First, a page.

The impact of strict public health restrictions on pediatric critical illness

Aline B. Maddux*, Kristen Campbell, Alan G. Woodruff, Jaime LaVelle, Jeffrey Lutmer, Curt E. Kennedy, Marcelo Malakooti, John K. McGuire, Lara Shekerdemian, Z. Leah Harris, Michael C. McCrory, Todd C. Carpenter

*Corresponding author for this work

Research output: Contribution to journalArticlepeer-review

Abstract

OBJECTIVES: To characterize the impact of public health interventions on the volume and characteristics of admissions to the PICU. DESIGN: Multicenter retrospective cohort study. SETTING: Six U.S. referral PICUs during February 15, 2020 May 14, 2020, compared with the same months during 2017 2019 (baseline). PATIENTS: PICU admissions excluding admissions for illnesses due to severe acute respiratory syndrome coronavirus 2 and readmissions during the same hospitalization. INTERVENTIONS: None. MEASUREMENTS AND MAIN RESULTS: Primary outcome was admission volumes during the period of stay-At-home orders (March 15, 2020 May 14, 2020) compared with baseline. Secondary outcomes were hospitalization characteristics including advanced support (e.g., invasive mechanical ventilation), PICU and hospital lengths of stay, and mortality. We used generalized linear mixed modeling to compare patient and admission characteristics during the stay-At-home orders period to baseline. We evaluated 7,960 admissions including 1,327 during March 15, 2020 May 14, 2020. Daily admissions and patients days were lower during the period of stay-At-home orders compared with baseline: median admissions 21 (interquartile range, 17 25) versus 36 (interquartile range, 30 42) (p < 0.001) and median patient days 93.0 (interquartile range, 55.9 136.7) versus 143.6 (interquartile range, 108.5 189.2) (p < 0.001). Admissions during the period of stay-At-home orders were less common in young children and for respiratory and infectious illnesses and more common for poisonings, endocrinopathies and for children with race/ethnicity categorized as other/unspecified. There were no differences in hospitalization characteristics except fewer patients received noninvasive ventilation during the period of stay-At-home orders. CONCLUSIONS: Reductions in PICU admissions suggest that much of pediatric critical illness in younger children and for respiratory and infectious illnesses may be preventable through targeted public health strategies.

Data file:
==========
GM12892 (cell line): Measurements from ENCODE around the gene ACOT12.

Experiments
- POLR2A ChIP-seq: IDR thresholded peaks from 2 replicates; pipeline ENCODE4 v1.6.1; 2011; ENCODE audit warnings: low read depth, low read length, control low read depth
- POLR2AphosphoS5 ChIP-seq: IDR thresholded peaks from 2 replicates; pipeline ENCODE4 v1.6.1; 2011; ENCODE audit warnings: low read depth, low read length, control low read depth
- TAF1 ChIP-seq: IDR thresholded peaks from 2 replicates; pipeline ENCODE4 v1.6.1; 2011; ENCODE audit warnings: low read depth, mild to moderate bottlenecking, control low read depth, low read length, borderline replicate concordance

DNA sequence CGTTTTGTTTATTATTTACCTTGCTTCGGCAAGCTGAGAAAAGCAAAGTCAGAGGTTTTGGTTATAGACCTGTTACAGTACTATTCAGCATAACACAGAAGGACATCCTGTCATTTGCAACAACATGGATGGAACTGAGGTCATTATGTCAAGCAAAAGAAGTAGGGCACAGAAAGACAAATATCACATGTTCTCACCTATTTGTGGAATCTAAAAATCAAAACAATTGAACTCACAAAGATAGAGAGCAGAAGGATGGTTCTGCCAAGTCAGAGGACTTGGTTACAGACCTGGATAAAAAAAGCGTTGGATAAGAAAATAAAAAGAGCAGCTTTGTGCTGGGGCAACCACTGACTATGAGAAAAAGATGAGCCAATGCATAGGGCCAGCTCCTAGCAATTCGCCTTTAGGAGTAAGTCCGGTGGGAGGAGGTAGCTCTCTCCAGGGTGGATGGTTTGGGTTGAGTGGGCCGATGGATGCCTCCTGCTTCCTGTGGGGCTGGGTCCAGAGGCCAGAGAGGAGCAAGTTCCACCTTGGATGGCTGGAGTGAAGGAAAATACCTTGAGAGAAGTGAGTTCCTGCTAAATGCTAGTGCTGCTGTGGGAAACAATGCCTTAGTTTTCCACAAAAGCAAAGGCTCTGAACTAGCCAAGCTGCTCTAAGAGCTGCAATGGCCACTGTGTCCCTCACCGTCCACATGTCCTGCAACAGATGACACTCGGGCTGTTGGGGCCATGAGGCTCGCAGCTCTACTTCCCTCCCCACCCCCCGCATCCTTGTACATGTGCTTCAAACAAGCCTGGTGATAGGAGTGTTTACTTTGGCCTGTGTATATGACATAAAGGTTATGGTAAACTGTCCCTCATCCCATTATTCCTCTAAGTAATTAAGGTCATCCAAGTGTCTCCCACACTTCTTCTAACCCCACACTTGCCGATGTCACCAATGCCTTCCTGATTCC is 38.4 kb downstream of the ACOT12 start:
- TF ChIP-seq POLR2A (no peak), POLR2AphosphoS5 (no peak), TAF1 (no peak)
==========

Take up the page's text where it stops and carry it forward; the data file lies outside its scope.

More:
Original languageEnglish (US)
Pages (from-to)2033-2041
Number of pages9
JournalCritical care medicine
Volume49
Issue number12
DOIs
StatePublished - 2021

Keywords

  • Epidemiology
  • Intensive care units
  • Patient admission
  • Pediatric
  • Primary prevention
  • Respiratory tract infections
  • Severe acute respiratory syndrome coronavirus 2

ASJC Scopus subject areas

  • Critical Care and Intensive Care Medicine

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